When playing higher notes, the majority of players exert a small degree of additional pressure on the lips using the mouthpiece. However, this is undesirable from the perspective of both endurance and tone: excessive mouthpiece pressure makes the horn sound forced and harsh, decreases player's stamina due to the resulting constricted flow of blood to the lips and lip muscles; the name "French horn" is found only in first coming into use in the late 17th century. At that time, French makers were preeminent in the manufacture of hunting horns, were credited with creating the now-familiar, circular "hoop" shape of the instrument; as a result, these instruments were called in English, by their French names: trompe de chasse or cor de chasse. German makers first devised crooks to make such horns playable in different keys—so musicians came to use "French" and "German" to distinguish the simple hunting horn from the newer horn with crooks, which in England was called by the Italian name corno cromatico.
More "French horn" is used colloquially, though the adjective has been avoided when referring to the European orchestral horn since the German horn began replacing the French-style instrument in British orchestras around 1930. The International Horn Society has recommended since 1971 that the instrument be called the horn. There is a more specific use of "French horn" to describe a particular horn type, differentiated from the German horn and Vienna horn. In this sense, "French horn" refers to a narrow-bore instrument with three Périnet valves, it retains the narrow bell-throat and mouthpipe crooks of the orchestral hand horn of the late 18th century, most has an "ascending" third valve. This is a whole-tone valve arranged so that with the valve in the "up" position the valve loop is engaged, but when the valve is pressed the loop is cut out, raising the pitch by a whole tone; as the name indicates, humans used to blow on the actual horns of animals before starting to emulate them in metal. This original usage survives in the shofar, a ram's horn, which plays an important role in Jewish religious rituals.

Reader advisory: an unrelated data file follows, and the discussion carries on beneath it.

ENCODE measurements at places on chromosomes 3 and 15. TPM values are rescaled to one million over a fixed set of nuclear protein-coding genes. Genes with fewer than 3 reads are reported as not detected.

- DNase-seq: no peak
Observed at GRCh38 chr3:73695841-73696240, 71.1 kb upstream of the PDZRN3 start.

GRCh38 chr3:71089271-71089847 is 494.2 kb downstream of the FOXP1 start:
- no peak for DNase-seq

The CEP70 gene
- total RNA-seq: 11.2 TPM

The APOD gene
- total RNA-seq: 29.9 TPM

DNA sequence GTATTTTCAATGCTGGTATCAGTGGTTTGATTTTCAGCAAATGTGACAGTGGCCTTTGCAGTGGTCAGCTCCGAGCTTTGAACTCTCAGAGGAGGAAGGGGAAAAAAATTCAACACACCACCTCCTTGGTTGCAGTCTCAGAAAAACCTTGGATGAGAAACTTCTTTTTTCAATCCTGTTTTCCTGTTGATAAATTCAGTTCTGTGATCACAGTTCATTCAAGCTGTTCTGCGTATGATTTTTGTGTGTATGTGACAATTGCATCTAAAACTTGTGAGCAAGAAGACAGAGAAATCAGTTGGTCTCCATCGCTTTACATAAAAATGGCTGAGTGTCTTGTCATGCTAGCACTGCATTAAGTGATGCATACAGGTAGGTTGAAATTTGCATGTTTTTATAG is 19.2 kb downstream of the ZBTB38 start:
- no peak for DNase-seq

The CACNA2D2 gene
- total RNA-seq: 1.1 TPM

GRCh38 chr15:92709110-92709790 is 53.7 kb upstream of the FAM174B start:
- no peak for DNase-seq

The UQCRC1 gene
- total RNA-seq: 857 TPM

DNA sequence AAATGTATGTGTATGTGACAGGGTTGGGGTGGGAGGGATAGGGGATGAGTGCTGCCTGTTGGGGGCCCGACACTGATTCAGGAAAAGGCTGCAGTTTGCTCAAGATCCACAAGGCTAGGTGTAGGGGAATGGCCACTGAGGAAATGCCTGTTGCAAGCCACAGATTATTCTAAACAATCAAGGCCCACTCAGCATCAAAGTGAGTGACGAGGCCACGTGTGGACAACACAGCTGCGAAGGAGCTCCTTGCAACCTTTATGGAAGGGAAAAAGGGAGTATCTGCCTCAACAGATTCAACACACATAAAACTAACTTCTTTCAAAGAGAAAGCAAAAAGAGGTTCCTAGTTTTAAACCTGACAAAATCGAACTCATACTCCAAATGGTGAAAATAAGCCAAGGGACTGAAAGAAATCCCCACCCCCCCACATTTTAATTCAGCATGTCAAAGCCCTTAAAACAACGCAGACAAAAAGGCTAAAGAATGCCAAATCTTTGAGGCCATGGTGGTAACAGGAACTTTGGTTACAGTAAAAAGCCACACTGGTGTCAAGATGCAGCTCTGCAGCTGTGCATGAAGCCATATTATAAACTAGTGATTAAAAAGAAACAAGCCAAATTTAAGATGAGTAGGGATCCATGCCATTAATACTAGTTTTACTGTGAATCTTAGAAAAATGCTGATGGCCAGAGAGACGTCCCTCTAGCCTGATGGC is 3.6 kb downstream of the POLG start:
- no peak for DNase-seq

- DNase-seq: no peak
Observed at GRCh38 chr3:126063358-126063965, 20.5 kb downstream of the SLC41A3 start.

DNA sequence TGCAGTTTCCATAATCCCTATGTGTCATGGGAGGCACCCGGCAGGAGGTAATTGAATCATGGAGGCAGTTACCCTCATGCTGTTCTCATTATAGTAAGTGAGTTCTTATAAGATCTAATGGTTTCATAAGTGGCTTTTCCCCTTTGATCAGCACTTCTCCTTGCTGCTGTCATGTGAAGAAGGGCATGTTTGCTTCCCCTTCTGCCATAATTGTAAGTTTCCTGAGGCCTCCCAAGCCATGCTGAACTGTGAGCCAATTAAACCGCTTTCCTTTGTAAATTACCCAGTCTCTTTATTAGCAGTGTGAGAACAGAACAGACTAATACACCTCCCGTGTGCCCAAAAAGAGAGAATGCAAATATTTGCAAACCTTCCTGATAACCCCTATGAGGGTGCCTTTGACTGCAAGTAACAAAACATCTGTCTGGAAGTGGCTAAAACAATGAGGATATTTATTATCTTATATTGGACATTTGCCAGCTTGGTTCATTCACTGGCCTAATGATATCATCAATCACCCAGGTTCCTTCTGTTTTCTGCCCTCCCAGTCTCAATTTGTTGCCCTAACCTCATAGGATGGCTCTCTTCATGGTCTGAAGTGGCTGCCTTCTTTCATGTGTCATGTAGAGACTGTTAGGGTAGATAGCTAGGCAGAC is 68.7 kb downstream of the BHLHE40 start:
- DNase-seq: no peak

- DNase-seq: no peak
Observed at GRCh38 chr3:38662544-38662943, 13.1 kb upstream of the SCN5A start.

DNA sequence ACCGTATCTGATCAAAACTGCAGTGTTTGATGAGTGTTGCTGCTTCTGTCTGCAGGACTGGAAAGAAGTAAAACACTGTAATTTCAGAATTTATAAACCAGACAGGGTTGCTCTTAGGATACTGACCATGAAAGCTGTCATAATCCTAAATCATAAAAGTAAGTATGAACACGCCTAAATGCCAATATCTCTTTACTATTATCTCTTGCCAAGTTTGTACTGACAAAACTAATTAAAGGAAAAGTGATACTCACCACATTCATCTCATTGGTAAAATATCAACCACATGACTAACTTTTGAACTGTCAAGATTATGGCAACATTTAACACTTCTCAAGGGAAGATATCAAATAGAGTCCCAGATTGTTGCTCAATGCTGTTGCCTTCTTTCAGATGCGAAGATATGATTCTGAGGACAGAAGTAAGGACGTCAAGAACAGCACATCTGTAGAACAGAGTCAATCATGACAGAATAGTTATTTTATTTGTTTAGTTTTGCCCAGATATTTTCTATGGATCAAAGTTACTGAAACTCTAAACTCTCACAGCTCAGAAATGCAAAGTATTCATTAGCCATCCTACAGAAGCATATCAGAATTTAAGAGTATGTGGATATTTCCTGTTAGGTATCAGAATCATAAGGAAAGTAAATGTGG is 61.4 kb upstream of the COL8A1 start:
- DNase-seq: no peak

Early metal horns were less complex than modern horns, consisting of brass tubes with a flared opening wound around a few times. These early "hunting" horns were played on a hunt while mounted, the sound they produced was called a recheat. Change of pitch was controlled by the lips. Without valves, only the notes within the harmonic series are available. By combining a long length with a narrow bore, the French horn's design allows the player to reach the higher overtones which differ by whole tones, thus making it capable of playing melodies before valves were invented. Early horns were pitched in B♭ alto, A, A♭, G, F, E, E♭, D, C, B♭ basso
Westchester County, New York